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Baily J.L.,University of Edinburgh | Foster G.,University of St. Andrews | Brown D.,Scottish Marine Animal Stranding Scheme SAC Consulting Veterinary Services Drummondhill Inverness | Davison N.J.,University of St. Andrews | And 6 more authors.
Environmental Microbiology | Year: 2016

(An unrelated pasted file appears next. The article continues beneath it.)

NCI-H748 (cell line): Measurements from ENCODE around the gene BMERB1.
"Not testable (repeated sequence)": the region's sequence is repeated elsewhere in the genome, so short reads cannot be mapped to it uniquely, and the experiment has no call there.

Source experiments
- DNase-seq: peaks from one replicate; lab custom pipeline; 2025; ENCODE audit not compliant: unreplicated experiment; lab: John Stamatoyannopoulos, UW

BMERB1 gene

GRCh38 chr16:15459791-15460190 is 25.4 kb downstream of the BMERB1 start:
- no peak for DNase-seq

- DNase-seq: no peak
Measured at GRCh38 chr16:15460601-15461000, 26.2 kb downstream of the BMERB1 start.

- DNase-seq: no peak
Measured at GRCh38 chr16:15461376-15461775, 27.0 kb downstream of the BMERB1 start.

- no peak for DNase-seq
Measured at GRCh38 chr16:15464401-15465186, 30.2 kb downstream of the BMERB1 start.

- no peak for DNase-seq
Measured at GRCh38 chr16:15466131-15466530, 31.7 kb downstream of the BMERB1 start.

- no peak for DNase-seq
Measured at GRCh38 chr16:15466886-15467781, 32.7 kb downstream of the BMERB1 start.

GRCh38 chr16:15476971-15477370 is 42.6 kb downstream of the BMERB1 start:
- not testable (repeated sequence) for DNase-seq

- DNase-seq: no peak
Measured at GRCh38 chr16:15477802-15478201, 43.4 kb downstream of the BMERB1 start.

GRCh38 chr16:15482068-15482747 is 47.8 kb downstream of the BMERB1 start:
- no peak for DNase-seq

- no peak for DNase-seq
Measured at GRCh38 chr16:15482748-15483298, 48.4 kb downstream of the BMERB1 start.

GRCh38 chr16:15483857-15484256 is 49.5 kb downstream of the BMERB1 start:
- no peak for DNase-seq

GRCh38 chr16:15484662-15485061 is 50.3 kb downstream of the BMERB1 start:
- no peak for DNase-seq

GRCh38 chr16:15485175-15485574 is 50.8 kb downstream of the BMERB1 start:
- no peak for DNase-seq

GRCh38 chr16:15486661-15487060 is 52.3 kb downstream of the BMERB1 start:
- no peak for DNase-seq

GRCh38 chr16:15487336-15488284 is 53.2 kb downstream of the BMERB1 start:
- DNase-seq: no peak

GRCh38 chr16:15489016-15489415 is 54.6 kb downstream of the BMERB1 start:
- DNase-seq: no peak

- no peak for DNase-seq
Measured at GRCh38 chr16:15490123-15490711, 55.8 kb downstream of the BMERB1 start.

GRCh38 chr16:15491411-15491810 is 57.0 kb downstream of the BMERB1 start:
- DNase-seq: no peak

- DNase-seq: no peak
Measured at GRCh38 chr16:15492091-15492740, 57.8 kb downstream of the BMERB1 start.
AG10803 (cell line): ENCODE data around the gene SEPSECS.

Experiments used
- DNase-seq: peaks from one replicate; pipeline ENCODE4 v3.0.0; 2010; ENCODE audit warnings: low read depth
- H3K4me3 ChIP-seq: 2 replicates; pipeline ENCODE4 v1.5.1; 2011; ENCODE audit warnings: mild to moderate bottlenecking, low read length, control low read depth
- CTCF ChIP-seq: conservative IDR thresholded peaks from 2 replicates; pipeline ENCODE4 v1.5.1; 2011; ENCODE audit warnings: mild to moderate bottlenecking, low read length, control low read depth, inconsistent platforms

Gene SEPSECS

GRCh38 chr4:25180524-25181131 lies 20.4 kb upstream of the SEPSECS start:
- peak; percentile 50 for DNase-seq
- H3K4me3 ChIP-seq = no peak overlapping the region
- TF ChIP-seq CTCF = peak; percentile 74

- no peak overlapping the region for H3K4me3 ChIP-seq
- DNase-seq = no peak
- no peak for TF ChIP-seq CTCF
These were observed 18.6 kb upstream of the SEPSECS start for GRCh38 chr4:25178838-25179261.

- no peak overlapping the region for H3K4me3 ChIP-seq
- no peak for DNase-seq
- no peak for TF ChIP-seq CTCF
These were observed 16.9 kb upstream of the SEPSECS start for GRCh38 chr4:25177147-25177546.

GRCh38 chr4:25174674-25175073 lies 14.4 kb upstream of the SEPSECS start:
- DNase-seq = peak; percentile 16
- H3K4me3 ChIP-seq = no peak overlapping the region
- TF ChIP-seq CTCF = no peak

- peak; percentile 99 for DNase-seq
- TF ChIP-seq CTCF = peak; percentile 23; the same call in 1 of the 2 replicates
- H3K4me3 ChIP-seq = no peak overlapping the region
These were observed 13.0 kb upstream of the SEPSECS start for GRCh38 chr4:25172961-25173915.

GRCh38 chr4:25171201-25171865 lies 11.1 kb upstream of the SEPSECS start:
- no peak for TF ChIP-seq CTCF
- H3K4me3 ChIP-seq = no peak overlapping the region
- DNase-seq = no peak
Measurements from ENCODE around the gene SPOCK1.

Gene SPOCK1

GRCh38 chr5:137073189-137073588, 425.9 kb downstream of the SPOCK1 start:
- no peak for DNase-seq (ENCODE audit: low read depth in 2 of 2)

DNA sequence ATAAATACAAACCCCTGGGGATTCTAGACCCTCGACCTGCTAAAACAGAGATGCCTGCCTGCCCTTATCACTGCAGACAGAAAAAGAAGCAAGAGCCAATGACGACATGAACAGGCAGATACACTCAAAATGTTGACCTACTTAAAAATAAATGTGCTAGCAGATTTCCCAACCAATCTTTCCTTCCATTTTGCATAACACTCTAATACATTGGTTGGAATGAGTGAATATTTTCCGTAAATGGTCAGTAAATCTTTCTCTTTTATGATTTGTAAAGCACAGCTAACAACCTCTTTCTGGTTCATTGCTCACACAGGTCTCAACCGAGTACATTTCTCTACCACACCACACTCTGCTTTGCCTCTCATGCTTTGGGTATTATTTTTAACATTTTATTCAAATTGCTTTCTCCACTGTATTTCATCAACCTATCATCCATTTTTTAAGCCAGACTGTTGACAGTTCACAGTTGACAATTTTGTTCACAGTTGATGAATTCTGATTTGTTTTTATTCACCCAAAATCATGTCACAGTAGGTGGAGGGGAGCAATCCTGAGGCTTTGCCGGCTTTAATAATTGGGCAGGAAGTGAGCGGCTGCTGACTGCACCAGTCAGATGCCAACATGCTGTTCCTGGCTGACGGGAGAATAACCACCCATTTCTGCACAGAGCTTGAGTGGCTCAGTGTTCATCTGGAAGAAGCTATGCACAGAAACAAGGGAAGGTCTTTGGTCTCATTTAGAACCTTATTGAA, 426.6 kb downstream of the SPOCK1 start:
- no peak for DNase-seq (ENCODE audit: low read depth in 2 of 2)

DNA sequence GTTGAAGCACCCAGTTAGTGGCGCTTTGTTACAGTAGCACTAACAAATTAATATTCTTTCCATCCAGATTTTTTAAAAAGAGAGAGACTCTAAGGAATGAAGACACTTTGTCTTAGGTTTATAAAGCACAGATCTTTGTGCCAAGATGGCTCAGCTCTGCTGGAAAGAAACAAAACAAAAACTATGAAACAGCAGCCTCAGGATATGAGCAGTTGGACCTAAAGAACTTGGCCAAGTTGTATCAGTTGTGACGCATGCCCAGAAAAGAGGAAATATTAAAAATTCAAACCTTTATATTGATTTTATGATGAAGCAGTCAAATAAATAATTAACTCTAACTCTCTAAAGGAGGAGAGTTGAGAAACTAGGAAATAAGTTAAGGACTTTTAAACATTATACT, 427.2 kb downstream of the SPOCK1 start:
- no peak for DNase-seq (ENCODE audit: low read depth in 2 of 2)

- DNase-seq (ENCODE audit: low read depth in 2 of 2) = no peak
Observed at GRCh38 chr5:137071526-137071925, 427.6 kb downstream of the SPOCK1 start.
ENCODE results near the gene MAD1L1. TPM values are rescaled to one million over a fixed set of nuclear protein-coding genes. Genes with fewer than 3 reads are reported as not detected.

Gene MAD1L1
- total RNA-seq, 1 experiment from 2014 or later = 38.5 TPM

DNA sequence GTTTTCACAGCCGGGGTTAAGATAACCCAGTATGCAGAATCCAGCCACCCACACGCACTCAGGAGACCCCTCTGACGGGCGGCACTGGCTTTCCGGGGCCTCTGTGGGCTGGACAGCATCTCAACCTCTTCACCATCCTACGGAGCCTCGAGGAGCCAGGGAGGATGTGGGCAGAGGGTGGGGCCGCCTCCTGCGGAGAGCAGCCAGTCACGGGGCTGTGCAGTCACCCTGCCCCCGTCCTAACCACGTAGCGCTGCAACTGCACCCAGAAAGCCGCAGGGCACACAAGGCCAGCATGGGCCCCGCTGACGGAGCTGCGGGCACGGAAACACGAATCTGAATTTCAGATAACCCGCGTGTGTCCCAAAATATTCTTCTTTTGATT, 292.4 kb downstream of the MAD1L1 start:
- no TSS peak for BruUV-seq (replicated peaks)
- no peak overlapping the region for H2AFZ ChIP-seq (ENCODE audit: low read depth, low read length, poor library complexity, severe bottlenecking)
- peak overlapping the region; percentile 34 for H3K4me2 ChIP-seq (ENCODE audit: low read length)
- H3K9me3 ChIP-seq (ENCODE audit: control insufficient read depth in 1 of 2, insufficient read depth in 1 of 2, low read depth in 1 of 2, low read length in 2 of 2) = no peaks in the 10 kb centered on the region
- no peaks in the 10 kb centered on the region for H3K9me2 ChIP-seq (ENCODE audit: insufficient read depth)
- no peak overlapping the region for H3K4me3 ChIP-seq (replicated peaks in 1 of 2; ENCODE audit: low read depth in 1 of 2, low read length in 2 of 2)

Microbial pollution of the marine environment through land-sea transfer of human and livestock pathogens is of concern. Salmonella was isolated from rectal swabs of free-ranging and stranded grey seal pups (21.1%; 37/175) and compared with strains from the same serovars isolated from human clinical cases, livestock, wild mammals and birds in Scotland, UK to characterize possible transmission routes using pulsed-field gel electrophoresis and multi-locus variable number of tandem repeat analyses. A higher prevalence of Salmonella was found in pups exposed to seawater, suggesting that this may represent a source of this pathogen. Salmonella Bovismorbificans was the most common isolate (18.3% pups; 32/175) and was indistinguishable from isolates found in Scottish cattle. SalmonellaTyphimurium was infrequent (2.3% pups; 4/175), mostly similar to isolates found in garden birds and, in one case, identical to a highly multidrug resistant strain isolated from a human child. SalmonellaHaifa was rare (1.1% pups; 2/175), but isolates were indistinguishable from that of a human clinical isolate. These results suggest that S. Bovismorbificans may circulate between grey seal and cattle populations and that both S. Typhimurium and S. Haifa isolates are shared with humans, raising concerns of microbial marine pollution. © 2016 Society for Applied Microbiology and John Wiley & Sons Ltd.

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